Foods with less than one calorie per gram (or 30 calories per ounce) are outstanding. You may eat as many of these as you wish. In fact, the more of these you eat, the more likely you are to lose weight. Your goal should be to have 70%+ of your calories come from food with this level of caloric density.
Category #2: Foods with 1-2 calories per gram (30-55 calories per ounce)
Foods with between one to two calories per gram (30-55 calories per ounce) are still reasonably good. Your goal should be to have no more than 20% of your calories come from food with this level of caloric density.
Category #3: Foods with 2-3 calories per gram (55-85 calories per ounce)
Foods with between two to three calories per gram (55-85 calories per ounce) should be limited. Your goal should be to have no more than 10% of your calories come from food with this level of caloric density.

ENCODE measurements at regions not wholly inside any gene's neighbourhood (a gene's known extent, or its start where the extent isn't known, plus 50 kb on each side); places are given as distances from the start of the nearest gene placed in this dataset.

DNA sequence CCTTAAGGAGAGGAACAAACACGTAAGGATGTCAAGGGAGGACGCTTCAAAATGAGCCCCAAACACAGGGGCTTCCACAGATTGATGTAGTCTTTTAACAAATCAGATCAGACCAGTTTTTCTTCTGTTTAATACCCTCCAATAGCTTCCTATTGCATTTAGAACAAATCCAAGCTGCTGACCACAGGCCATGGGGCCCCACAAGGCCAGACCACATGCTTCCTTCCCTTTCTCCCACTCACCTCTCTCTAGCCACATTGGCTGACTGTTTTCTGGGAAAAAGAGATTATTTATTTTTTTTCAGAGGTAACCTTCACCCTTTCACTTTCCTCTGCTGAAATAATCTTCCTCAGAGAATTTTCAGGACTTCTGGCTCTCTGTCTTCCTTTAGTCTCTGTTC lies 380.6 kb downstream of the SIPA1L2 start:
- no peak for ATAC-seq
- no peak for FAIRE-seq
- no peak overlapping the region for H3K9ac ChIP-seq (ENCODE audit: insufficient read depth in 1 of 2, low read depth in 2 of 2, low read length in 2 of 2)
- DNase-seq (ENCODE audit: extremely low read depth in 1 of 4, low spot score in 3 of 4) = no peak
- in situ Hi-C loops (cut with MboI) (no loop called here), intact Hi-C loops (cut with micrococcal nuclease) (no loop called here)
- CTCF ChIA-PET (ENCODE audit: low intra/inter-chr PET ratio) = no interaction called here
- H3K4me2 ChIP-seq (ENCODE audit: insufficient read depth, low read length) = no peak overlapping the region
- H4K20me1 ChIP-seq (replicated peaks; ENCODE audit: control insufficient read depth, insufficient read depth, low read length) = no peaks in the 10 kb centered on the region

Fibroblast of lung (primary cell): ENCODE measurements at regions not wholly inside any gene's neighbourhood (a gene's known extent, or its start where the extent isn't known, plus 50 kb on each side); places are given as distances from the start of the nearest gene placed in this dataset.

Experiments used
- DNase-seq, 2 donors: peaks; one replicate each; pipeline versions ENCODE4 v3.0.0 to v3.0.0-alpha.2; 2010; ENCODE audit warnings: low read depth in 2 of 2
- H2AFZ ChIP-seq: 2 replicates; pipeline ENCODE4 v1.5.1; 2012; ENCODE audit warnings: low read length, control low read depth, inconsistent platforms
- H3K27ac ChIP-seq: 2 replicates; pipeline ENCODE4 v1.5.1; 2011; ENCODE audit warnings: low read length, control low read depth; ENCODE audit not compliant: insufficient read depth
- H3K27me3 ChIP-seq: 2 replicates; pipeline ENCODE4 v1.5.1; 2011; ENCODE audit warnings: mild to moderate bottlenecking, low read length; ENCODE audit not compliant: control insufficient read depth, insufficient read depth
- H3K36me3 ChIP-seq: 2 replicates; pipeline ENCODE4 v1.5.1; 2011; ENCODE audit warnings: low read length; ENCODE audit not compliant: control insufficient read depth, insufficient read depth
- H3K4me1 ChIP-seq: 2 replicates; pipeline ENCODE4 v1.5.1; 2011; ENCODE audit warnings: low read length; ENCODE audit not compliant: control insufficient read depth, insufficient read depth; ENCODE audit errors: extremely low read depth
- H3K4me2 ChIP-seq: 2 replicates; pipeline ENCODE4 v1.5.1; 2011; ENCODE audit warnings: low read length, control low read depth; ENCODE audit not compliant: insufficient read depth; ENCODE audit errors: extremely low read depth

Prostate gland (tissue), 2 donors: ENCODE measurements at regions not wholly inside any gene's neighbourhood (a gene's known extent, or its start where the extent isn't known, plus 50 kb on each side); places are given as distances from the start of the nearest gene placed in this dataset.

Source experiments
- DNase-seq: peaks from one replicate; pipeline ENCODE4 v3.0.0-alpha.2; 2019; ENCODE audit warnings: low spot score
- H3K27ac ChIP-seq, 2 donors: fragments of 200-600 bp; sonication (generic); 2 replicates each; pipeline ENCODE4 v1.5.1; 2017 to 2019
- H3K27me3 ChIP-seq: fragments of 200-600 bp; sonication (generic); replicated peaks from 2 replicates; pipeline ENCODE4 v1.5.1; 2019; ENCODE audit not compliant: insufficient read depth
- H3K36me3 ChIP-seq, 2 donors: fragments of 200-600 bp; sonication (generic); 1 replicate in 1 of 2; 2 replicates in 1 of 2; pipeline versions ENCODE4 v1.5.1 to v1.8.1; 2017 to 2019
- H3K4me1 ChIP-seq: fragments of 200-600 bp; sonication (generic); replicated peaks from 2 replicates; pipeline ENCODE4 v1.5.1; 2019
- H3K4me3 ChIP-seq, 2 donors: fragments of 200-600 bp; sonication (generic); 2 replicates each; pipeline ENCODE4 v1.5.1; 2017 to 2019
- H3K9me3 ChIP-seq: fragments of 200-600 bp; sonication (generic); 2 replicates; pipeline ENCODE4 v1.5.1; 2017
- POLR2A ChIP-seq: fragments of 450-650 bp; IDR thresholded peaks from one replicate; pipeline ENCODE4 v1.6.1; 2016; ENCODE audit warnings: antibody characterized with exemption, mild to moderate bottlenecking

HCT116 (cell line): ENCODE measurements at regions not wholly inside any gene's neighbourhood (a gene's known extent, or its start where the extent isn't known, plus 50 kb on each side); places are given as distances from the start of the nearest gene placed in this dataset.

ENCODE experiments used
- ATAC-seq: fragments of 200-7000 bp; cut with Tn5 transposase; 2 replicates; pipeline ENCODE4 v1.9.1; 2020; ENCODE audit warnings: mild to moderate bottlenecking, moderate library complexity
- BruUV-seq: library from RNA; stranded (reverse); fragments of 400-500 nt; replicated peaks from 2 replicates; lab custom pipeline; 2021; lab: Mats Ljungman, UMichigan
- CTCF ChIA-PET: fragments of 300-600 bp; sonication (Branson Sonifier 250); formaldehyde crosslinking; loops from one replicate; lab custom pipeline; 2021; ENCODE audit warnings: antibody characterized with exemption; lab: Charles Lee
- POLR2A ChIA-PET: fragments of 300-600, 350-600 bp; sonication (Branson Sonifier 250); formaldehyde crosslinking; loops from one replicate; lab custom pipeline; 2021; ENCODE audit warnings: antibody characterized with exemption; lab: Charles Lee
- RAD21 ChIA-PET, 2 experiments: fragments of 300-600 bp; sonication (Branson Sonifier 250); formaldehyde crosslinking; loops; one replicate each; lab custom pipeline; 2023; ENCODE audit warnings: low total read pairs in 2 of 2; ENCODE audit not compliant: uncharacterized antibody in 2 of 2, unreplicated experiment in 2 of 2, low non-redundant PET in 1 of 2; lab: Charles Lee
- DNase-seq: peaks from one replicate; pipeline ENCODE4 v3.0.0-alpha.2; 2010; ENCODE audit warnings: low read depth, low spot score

Category #4: Foods with more than 3 calories per gram (over 85 calories per ounce)
Foods with between more than 3 calories per gram (over 85 calories per ounce) should be eaten in rare and limited situations, such as at a special event. On a typical day, none of your calories should come from food with this level of caloric density.
If you follow this 70%/20%/10% plan for the food you eat, and you avoid drinking any calories, you will lose weight without ever feeling hungry.
To be proactive and take the first step, I urge you to begin calculating the calories per gram of the various foods you typically eat.
You might be surprised (like I was with the shrimp vs. the tortillas) by which foods have unknowingly been sabotaging you and keeping you from a healthy weight all this time. You might also be pleasantly surprised by certain foods which you thought were treats but which are actually not very calorically dense at all.